As the deadline approaches for city officials and Attorney General Lisa Madigan to agree on how the Chicago Police Department should be reformed in the wake of the fatal shooting of Laquan McDonald, lawyers will head back to court Wednesday morning.

The two sides are likely to update Judge Robert Dow Jr. on the only remaining area of disagreement between attorneys representing the city and the attorney general’s office, which centers on a the attorney general’s insistence that officers should be required to document every time he or she points a gun at a person.

Eileen Boyce, a spokeswoman for Madigan, confirmed Tuesday that the attorney general continues to support such a requirement in the consent decree which tops 200 pages and covers a host of topics, including when officers can use force, how they are supervised and held accountable for misconduct.

A spokesman for the city’s Law Department did not return a message from The Daily Line.

Under the department’s general orders, officers do not currently have to file a report if they point a gun at a person, officials said.

Karen Sheley, the director of the ACLU of Illinois’ Police Practice Project, said it was “shocking” that the department’s current rules do not require officers to file a report every time they point their weapon at a member of the public.

“Having a gun pointed at you by an officer is a serious thing,” Sheley said. “It should be documented. Don’t we want to know if officers are pulling guns on people?”

In addition, similar provisions are included in 10 of 12 consent decrees and are in place in New York and Los Angeles, Sheley said.

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After insisting for months that there was no need for a federal judge to oversee reforms at the CPD, Emanuel reversed course 11 months ago, sparking the negotiations that are almost complete in advance of a Sept. 1 deadline.

Madigan’s insistence that a federal judge oversee efforts to reforms were prompted by a U.S  Justice Department finding that Chicago police officers routinely violated the civil rights of residents by using excessive force. It also found that officers were poorly trained and lacked supervision.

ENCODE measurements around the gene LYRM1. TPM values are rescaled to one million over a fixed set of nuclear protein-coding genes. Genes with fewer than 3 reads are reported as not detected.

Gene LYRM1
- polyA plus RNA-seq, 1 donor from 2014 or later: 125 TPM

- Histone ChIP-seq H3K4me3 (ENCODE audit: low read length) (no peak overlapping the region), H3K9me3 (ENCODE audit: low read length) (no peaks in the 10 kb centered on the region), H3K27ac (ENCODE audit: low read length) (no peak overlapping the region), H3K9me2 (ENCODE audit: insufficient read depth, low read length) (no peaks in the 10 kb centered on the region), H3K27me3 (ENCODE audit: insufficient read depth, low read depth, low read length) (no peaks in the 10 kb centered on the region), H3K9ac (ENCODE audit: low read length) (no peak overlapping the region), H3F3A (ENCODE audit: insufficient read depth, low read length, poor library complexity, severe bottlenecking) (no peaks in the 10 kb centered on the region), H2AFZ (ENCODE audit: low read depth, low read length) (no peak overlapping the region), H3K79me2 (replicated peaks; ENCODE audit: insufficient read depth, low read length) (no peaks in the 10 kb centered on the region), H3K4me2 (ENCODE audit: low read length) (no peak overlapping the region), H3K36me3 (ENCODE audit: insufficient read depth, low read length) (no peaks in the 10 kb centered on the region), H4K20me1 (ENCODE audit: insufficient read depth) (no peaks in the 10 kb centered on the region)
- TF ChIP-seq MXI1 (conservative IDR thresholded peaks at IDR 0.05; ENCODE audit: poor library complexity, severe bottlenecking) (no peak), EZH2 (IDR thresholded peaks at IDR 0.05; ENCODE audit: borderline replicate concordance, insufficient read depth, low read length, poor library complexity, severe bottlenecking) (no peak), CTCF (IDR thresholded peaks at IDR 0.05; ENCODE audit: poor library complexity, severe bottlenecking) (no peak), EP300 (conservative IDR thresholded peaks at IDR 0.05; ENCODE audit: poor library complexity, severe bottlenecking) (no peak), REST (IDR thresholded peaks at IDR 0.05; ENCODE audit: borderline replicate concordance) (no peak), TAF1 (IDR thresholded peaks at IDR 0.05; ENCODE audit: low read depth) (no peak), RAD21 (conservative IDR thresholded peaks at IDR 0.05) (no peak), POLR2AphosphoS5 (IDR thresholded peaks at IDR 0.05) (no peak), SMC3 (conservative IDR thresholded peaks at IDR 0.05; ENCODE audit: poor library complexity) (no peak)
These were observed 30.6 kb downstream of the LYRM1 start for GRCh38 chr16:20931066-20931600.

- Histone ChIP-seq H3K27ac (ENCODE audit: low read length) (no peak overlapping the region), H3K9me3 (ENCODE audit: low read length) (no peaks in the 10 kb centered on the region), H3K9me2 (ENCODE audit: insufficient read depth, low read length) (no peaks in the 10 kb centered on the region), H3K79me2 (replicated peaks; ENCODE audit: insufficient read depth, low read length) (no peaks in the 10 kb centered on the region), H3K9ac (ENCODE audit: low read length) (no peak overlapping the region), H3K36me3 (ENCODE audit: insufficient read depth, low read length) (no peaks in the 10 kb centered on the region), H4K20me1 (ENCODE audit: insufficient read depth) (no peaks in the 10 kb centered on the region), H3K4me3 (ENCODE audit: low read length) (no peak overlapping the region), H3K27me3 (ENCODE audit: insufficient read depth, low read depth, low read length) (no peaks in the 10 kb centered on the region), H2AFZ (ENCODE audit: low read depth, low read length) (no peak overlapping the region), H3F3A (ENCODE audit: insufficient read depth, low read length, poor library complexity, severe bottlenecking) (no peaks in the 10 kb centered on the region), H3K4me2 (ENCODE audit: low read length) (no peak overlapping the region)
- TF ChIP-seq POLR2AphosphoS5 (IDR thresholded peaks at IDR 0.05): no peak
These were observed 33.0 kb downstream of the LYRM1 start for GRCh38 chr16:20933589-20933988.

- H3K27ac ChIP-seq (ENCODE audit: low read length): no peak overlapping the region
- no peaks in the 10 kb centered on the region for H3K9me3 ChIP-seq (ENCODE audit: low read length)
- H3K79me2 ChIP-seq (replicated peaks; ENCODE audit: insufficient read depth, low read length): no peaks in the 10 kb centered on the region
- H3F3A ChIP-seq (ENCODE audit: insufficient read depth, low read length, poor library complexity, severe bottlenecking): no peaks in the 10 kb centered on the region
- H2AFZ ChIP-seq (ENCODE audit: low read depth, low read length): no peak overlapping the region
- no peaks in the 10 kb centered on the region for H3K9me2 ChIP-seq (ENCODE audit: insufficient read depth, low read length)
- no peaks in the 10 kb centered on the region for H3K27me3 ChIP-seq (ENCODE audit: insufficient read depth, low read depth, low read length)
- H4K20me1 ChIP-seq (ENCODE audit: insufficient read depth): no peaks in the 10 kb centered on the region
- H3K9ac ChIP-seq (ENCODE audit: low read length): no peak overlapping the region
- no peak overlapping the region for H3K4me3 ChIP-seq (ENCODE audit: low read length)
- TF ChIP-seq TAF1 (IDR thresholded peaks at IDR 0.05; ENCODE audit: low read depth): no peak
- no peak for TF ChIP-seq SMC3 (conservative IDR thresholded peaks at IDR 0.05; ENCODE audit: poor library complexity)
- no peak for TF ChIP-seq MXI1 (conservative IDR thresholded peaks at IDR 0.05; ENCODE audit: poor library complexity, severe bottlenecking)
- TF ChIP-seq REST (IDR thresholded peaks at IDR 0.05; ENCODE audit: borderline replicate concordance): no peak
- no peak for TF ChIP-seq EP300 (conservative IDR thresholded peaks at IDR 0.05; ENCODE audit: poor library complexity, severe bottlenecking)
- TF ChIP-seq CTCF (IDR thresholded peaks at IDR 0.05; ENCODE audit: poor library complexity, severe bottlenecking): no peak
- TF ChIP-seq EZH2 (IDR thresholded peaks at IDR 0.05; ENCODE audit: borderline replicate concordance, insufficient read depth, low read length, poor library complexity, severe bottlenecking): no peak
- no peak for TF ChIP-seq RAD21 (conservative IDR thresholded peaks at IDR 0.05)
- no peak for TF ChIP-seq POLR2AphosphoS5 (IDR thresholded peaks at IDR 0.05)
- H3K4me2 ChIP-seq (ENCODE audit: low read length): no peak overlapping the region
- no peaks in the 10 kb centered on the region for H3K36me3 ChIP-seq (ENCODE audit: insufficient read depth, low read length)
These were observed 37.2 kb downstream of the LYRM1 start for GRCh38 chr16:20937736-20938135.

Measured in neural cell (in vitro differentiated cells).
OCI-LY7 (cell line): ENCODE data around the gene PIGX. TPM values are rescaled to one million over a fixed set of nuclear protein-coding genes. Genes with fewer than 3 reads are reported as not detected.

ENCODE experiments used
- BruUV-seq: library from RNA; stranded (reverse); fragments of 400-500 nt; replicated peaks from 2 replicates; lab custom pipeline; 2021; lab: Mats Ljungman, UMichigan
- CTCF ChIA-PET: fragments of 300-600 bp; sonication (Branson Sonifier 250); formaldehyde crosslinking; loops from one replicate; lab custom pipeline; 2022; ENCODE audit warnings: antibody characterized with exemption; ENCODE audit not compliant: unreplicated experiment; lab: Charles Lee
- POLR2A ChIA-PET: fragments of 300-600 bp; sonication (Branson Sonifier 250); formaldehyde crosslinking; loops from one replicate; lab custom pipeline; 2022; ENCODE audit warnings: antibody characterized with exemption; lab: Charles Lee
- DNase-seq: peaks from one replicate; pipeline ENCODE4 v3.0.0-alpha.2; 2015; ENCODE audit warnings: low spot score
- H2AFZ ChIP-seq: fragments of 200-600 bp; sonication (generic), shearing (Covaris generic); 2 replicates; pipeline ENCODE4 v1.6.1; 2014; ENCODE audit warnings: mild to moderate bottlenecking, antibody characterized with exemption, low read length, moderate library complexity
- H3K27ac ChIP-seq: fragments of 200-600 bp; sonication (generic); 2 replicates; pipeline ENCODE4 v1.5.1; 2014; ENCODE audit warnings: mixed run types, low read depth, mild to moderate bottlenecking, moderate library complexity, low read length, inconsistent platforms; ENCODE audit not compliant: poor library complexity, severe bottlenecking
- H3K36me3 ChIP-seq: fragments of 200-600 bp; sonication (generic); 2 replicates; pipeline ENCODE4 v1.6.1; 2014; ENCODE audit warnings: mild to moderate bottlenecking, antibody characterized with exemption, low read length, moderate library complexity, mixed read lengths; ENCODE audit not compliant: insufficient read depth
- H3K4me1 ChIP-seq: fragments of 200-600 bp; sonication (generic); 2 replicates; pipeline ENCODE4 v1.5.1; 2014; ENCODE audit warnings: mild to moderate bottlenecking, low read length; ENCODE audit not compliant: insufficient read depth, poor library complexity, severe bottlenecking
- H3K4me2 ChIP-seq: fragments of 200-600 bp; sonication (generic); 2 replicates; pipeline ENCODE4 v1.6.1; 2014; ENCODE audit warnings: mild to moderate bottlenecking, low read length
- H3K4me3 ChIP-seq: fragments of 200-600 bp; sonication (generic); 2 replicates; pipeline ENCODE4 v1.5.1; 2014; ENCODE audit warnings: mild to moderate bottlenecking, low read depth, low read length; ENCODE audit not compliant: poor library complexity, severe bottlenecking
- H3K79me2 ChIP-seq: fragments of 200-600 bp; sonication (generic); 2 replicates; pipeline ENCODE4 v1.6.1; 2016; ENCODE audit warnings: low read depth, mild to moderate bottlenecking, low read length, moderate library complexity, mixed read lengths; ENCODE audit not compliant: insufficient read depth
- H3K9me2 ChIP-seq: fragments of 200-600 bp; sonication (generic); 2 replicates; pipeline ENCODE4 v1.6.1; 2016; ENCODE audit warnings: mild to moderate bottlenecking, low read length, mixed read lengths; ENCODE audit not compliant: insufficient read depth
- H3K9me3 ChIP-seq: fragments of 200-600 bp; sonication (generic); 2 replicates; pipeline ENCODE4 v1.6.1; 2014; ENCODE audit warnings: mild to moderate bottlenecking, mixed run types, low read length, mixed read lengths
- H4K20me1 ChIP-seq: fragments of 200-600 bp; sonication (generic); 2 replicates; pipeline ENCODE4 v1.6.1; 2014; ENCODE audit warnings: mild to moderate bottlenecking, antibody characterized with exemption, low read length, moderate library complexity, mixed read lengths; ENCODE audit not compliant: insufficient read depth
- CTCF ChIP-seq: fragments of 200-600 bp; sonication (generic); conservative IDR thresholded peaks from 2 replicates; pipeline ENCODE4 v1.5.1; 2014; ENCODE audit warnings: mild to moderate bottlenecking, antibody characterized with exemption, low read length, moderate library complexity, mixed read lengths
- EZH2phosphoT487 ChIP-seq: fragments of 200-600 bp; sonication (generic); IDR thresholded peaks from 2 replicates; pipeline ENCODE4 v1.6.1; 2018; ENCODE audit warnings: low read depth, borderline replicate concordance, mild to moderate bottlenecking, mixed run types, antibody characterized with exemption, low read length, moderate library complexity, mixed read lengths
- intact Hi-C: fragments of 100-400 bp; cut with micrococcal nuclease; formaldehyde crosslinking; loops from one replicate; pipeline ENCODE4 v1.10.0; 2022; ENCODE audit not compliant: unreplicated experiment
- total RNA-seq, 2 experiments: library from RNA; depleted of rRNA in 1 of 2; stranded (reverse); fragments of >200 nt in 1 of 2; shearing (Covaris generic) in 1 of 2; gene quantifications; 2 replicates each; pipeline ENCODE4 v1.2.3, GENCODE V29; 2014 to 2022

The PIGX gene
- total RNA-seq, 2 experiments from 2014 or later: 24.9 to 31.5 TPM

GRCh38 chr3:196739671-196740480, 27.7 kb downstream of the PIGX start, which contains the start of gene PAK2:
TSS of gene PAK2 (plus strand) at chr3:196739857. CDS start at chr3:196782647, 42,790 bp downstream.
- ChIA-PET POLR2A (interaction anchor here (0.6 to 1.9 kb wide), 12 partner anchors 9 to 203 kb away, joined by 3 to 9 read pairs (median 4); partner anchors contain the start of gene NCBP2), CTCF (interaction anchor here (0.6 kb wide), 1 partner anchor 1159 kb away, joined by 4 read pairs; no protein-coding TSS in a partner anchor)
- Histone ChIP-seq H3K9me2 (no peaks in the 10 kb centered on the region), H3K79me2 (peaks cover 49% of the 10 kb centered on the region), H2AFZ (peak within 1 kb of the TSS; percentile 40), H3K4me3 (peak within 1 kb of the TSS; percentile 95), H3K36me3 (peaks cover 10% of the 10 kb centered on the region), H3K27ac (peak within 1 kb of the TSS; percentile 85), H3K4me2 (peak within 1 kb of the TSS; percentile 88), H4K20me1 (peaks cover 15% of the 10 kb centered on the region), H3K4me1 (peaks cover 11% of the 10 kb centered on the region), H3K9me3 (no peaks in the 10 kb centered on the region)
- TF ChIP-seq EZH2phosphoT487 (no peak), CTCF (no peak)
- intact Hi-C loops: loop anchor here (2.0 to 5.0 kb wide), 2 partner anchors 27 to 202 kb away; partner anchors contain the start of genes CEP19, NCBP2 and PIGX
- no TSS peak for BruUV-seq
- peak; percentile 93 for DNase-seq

Last month, the City Council agreed to pay $2.5 million to settle a lawsuit filed by the family of a 3-year-old girl who was traumatized after officers pointed a gun at her during a raid of her family’s home.

As part of the reforms already announced by Emanuel and department brass, officers have received additional training on how to de-escalate tense situations in an effort to reduce the number of violent encounters between police and Chicagoans.

It will be impossible to assess the impact of that training unless the number of times officers use their weapons is documented, Sheley said.

ACLU officials have not yet seen the draft consent decree, and the fact that this issue remains a sticking point is concerning, Sheley said.

“I’m worried about what the rest of the consent decree looks like,” Sheley said.

Fraternal Order of Police President Kevin Graham has called the prospect of his officers working under the rules set by a federal judge “a potential catastrophe for Chicago.”

A spokesman for the police union did did not return a message from The Daily Line. Dow, the judge overseeing the case, has not ruled on the police union’s request to intervene in the case.

In a statement on its blog, the union vowed to “fight the creation of this consent decree, which, we believe, will have a devastating impact on the ability of our members to protect the public.”